New research by professional network LinkedIn, has revealed that UK salespeople spending up to two hours a day on social media could be more likely to hit their targets compared to their less social colleagues.
In a survey of more than 1,000 UK sales and business development professionals, more than a fifth (21%) of respondents spend 5-10 hours on social media each week. This time investment is clearly paying dividends, with high performing salespeople more likely to be dedicated ‘social sellers’. In fact, 98% of top sellers considered social selling to be ‘extremely critical’ to their ability to close deals.
Kevin Scott, Head of Sales Solutions, LinkedIn EMEA, commented, “The typical business buying process now involves more than five decision makers. Success in today’s social world relies on sales professionals being able to navigate complex social structures within the companies they want to work with. Luckily, social media helps to shed light on the key connections salespeople need to make, and makes it easier to build trusted relationships more quickly.”
Sarah Newberry, Cloud HCM Account Executive, UK&I at SAP, said: “Social media provides me with the platform to extend my reach; from prospects, to customers and thought leaders. I can get my opinion out there and engage with leading practitioners in my space. My aim is to be recognised not as a salesperson who has a transactional role but to be a leading consultant in my customers' professional networks. My time spent on social media ranges from sharing and liking insights that I deem valuable, voicing my opinion through blog posts and connecting with customers and colleagues that share my values.”
Other findings from the research include:
- Two-thirds (69%) rated the ability to quickly build trusted relationships as more important than a prospect’s willingness to buy when it comes to winning new business
- High performing salespeople are more likely to be dedicated ‘social sellers’, with 81% of top performers relying on social selling, compared to 60% overall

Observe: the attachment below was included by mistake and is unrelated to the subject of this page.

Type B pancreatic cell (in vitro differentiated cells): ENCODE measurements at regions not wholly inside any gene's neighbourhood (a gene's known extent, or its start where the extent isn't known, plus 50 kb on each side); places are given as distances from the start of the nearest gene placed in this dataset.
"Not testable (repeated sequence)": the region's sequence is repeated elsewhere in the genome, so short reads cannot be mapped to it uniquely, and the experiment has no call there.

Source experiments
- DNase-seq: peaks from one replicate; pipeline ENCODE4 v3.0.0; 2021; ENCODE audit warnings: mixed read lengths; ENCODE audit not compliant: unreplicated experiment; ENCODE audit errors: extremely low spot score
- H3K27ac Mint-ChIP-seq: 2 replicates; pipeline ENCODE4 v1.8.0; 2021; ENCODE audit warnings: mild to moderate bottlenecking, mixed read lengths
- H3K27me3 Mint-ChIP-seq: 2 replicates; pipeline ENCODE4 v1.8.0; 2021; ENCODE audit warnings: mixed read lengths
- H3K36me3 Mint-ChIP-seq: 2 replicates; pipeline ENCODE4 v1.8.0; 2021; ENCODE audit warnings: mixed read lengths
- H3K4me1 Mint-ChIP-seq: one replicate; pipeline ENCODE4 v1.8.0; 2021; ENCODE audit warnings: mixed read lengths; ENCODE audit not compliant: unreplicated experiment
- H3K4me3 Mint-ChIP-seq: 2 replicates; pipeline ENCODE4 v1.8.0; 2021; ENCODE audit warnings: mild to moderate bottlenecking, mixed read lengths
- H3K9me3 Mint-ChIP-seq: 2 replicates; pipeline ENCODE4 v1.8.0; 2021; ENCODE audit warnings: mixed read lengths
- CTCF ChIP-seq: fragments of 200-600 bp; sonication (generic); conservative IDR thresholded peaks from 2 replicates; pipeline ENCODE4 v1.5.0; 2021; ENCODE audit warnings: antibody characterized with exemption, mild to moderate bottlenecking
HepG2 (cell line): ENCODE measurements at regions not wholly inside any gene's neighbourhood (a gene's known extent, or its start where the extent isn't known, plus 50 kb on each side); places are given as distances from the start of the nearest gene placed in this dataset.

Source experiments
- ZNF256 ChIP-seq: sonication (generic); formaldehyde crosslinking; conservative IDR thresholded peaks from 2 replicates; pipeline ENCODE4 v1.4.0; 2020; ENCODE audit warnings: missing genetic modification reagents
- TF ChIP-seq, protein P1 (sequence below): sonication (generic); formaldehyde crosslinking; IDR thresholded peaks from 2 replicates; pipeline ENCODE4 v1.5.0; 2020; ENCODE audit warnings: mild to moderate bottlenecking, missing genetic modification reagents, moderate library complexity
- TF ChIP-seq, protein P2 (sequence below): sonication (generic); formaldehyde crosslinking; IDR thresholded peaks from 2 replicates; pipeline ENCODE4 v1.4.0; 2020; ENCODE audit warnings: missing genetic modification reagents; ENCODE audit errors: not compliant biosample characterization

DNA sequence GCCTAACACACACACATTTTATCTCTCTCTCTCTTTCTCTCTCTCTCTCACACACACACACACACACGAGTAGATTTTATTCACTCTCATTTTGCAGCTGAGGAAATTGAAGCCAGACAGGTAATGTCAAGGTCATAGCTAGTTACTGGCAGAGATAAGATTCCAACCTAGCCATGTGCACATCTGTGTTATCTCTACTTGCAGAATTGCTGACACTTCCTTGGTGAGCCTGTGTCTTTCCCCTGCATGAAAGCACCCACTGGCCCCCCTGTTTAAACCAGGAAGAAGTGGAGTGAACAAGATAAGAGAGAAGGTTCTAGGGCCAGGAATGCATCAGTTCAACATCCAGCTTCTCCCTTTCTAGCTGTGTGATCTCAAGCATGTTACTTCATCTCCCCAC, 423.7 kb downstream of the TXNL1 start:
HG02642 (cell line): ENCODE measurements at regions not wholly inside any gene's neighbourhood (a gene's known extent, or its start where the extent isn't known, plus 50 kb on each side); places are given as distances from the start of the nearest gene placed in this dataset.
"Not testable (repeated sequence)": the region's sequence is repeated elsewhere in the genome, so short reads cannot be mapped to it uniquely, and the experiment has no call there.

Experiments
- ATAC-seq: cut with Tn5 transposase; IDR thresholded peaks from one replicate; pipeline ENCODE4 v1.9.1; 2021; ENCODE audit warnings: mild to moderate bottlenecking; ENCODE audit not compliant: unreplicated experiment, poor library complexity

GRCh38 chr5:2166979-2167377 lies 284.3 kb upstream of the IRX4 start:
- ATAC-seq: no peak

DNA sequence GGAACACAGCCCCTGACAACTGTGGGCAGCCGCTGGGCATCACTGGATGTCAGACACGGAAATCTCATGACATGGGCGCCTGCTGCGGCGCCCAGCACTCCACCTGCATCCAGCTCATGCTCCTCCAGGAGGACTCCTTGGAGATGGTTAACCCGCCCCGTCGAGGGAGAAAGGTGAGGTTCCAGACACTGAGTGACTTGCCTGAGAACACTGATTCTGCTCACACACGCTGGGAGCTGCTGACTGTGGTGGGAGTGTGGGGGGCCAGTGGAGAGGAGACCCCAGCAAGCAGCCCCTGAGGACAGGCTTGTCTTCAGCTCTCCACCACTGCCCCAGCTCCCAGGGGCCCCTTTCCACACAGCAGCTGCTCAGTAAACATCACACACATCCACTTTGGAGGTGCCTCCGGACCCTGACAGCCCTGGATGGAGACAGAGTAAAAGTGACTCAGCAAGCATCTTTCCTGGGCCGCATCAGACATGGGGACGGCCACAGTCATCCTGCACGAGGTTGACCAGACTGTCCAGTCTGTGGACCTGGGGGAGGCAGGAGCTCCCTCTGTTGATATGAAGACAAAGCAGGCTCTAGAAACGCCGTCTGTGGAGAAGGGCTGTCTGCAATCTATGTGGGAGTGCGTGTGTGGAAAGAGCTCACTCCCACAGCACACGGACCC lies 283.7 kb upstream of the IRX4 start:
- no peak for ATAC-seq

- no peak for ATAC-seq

- Salespeople in medium-sized businesses are blazing a trail when it comes to social selling, with 58% using sales intelligence tools compared to just 34% of small and 46% of large businesses
- Millennial women are most likely to be social sellers, with just under half (48%) of women aged under 35 agreeing that it enables them to improve their relationships with customers and prospects, vs 41% of men
- Social selling tools are now more widely used than customer relationship management (CRM) tools, favoured by 60% of respondents, compared to 30% for CRM
Top tips for successful social selling
To help businesses succeed in the art of successful social selling, LinkedIn has three top pieces of advice:
1. Relationships matter. Successful social sellers make use of all the connections within their own organisations to build relationships with their customers and prospects, whether through an old contact of the CEO or a family friend of the office intern. LinkedIn’s TeamLink feature within its Sales Navigator product enables salespeople to see who in their organisation might be able to make the key introduction, even if they are not connected with their colleague on LinkedIn.
2. Be relevant. Social media has put more power into the hands of the buyer. Today business decision makers can be up to 60% along their decision-making journey before engaging a vendor. This makes it critical for salespeople and brands to engage their target audience within that initial part of the process. Having a well-established online professional brand and sharing relevant content are two quick and simple ways to grab the attention of the right decision makers.
3. Pick your moment. Good relationships take time. Don’t just jump in cold with a big ask in business without investing in learning more about your prospect first. Social media has made this much easier by enabling you to keep track of the relevant decision makers within companies, take note of the articles and updates they share in a professional context, and look for opportunities to engage them with relevant content of your own.